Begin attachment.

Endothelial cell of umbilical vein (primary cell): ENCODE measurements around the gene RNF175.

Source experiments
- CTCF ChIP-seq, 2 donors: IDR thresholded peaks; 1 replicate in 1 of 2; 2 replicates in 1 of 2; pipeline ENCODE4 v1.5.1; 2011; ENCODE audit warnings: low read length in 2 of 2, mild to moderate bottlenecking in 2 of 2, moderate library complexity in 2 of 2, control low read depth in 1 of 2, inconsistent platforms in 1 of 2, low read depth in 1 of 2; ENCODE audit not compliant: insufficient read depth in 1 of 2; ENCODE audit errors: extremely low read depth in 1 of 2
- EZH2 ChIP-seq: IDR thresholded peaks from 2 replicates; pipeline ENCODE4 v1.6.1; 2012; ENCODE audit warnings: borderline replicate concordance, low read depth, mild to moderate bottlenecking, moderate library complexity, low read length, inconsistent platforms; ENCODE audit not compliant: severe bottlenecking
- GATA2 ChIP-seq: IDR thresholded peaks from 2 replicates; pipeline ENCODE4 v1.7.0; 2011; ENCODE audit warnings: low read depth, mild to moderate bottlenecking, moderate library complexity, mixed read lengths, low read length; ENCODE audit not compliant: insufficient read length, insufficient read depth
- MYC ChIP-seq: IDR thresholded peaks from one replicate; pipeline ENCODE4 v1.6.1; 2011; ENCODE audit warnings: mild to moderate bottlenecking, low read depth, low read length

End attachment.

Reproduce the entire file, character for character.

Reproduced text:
Endothelial cell of umbilical vein (primary cell): ENCODE measurements around the gene RNF175.

Source experiments
- CTCF ChIP-seq, 2 donors: IDR thresholded peaks; 1 replicate in 1 of 2; 2 replicates in 1 of 2; pipeline ENCODE4 v1.5.1; 2011; ENCODE audit warnings: low read length in 2 of 2, mild to moderate bottlenecking in 2 of 2, moderate library complexity in 2 of 2, control low read depth in 1 of 2, inconsistent platforms in 1 of 2, low read depth in 1 of 2; ENCODE audit not compliant: insufficient read depth in 1 of 2; ENCODE audit errors: extremely low read depth in 1 of 2
- EZH2 ChIP-seq: IDR thresholded peaks from 2 replicates; pipeline ENCODE4 v1.6.1; 2012; ENCODE audit warnings: borderline replicate concordance, low read depth, mild to moderate bottlenecking, moderate library complexity, low read length, inconsistent platforms; ENCODE audit not compliant: severe bottlenecking
- GATA2 ChIP-seq: IDR thresholded peaks from 2 replicates; pipeline ENCODE4 v1.7.0; 2011; ENCODE audit warnings: low read depth, mild to moderate bottlenecking, moderate library complexity, mixed read lengths, low read length; ENCODE audit not compliant: insufficient read length, insufficient read depth
- MYC ChIP-seq: IDR thresholded peaks from one replicate; pipeline ENCODE4 v1.6.1; 2011; ENCODE audit warnings: mild to moderate bottlenecking, low read depth, low read length